Chaves County has received more than $3 million from the federal government for the federal lands in the county, officials said Tuesday.
The $3.1 million payment, called the Payment in Lieu of Taxes, or PILT, is paid annually to counties and other local governmental entities that have within their taxing areas public lands managed by the U.S. Bureau of Land Management, the U.S. Fish and Wildlife Service or other federal agencies. The payment just received for Chaves County is for the 2016-17 fiscal year, ending June 30.
“It was a little bigger than we budgeted, but we always budget a little low,” said County Manager Stanton Riggs.
The Chaves County payment was part of the $38.5 million paid to 32 counties and municipalities in New Mexico and the $464.9 million paid nationwide to 1,900 county and local governments, according to a news release from the U.S. Department of Interior.
This year’s payments were the largest made in the 40-year history of the program, the news release indicated. The payments to local entities are determined by size of acreage and area population. The Interior Department earns more than $8.8 billion a year from commercial and recreational use of federal land.
Concerns about how much the county will receive in future PILT payments, given uncertainties with federal funding, as well as questions the county has about other federal and state monies it is expecting to receive, were part of the reason that Chaves County commissioners recently voted to approve a one-twelfth of one percent sales tax increase, scheduled to go into effect in January. County officials can decide to rescind the tax ordinance before or after January should they decide that the additional revenues are not needed. County staff have said the tax, which will mean an extra 8 cents for every $100 of eligible goods or services purchased, will bring in about $850,000 a year.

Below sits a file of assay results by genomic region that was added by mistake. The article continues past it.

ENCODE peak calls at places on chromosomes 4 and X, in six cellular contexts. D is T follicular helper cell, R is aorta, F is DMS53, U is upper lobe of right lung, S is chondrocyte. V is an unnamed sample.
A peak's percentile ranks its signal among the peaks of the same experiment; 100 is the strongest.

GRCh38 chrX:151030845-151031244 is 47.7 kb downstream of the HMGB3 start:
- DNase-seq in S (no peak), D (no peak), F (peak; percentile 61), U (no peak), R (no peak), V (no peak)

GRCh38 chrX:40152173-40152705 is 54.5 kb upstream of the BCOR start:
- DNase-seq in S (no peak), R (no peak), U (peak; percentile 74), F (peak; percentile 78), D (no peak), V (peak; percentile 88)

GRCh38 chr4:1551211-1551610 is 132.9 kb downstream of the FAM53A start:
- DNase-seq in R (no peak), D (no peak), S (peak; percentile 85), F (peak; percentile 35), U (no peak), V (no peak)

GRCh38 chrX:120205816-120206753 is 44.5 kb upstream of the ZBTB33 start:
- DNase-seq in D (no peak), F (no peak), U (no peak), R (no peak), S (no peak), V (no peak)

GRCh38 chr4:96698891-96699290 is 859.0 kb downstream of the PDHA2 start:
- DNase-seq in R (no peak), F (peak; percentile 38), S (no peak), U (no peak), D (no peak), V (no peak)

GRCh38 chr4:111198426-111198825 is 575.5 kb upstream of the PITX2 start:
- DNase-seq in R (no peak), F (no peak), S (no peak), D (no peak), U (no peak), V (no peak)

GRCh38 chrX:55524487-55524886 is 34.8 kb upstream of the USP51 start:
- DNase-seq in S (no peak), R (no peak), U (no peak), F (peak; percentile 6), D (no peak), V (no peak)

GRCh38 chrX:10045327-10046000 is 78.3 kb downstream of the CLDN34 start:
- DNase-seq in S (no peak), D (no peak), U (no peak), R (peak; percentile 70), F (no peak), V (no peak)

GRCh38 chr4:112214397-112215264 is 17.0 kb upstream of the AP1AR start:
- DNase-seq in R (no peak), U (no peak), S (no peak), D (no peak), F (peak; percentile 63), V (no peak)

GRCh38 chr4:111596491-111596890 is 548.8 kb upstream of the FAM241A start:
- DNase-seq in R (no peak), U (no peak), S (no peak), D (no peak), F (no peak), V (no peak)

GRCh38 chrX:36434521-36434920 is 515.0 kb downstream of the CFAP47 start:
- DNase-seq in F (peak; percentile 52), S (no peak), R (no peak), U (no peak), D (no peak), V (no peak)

Chaves County Board of Commission Chair Robert Corn was quoted in an Interior Department news release about the importance of PILT to the area.
“Money we receive from PILT helps to fund roads, public safety and support the local sheriff’s department to help keep citizens and the community safe,” he said.
In its preliminary 2017-18 budget, the county has projected that next year’s PILT payment also will be about $3.1 million.